#! /bin/sh 

/usr/sbin/named -g -c /etc/bind/named.conf -u bind 

Configure BIND

BIND has the following default configuration files. We’ll override one of them in our Dockerfile and copy a custom zone file.

├── bind.keys
├── db.0
├── db.127
├── db.255
├── db.empty
├── db.local
├── db.root
├── named.conf
├── named.conf.default-zones
├── named.conf.local
├── named.conf.options
├── rndc.key
└── zones.rfc1918

The top level configuration file for bind is /etc/bind/named.conf and it controls how the bind daemon works. Bind is also configured to use zone files. Zones are databases that contain the name-to-ip-address maps that bind serves on the internet. The Dockerfile overrides the default configuration file. Create a file called named.conf in the same directory as the Dockerfile and copy the following contents:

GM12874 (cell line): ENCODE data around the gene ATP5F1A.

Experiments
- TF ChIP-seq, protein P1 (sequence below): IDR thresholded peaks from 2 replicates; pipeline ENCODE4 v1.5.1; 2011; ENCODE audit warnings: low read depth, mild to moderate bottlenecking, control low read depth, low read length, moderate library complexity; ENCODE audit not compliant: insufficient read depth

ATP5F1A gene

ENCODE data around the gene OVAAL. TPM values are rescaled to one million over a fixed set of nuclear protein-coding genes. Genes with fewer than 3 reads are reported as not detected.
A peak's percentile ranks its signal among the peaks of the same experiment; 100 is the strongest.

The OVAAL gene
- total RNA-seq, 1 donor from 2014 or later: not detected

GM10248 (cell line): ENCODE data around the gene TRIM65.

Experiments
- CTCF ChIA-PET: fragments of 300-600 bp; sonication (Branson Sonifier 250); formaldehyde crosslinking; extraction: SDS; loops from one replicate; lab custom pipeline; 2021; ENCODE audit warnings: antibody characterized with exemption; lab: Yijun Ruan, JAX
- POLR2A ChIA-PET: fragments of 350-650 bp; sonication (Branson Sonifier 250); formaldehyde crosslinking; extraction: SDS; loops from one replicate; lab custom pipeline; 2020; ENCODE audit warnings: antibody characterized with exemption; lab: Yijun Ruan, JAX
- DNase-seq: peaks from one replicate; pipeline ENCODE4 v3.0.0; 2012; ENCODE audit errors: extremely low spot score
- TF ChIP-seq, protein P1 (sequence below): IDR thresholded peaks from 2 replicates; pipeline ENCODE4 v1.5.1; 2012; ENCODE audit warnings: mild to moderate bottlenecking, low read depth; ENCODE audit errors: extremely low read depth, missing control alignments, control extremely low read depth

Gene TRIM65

acl "trusted" {;

options {
	directory "/var/cache/bind";
    allow-query { any; };
    allow-recursion { trusted; }; 

    forwarders {;;

    dnssec-enable no;
    dnssec-validation no;

# Fix to match your domain.
zone "mike.cis.cabrillo.edu" IN {
    type master;
    file "/etc/bind/db.mike.cis.cabrillo.edu"; 
    allow-update { none; };
    allow-transfer { none; };

Finally, we need a file that is the contents of the DNS database, the one that contains the host name to IP address mappings. The default configuration file calls this db.mike.cis.cabrillo.edu. You should rename the file to match your domain:

; The @ sign is a wildcard that is replaced with the full domain name of this zone
; as defined in the zone configuration. In my configuration it's mike.cis.cabrillo.edu

$TTL 600
@ IN SOA ns1 student (
         1 ; Serial
     86400 ; Refresh 
      3600 ; Retry 
    172800 ; Expire 
       600 ; Negative Cache TTL

; These are the "glue" records. They tell people who your nameservers are. 

@               IN NS   ns1
ns1             IN A ; FIXME
ns1             IN AAAA 2600:1f18:bb3:f901:aaeb:d61:3176:8f8f ; FIXME

; Host records
www             IN A ; FIXME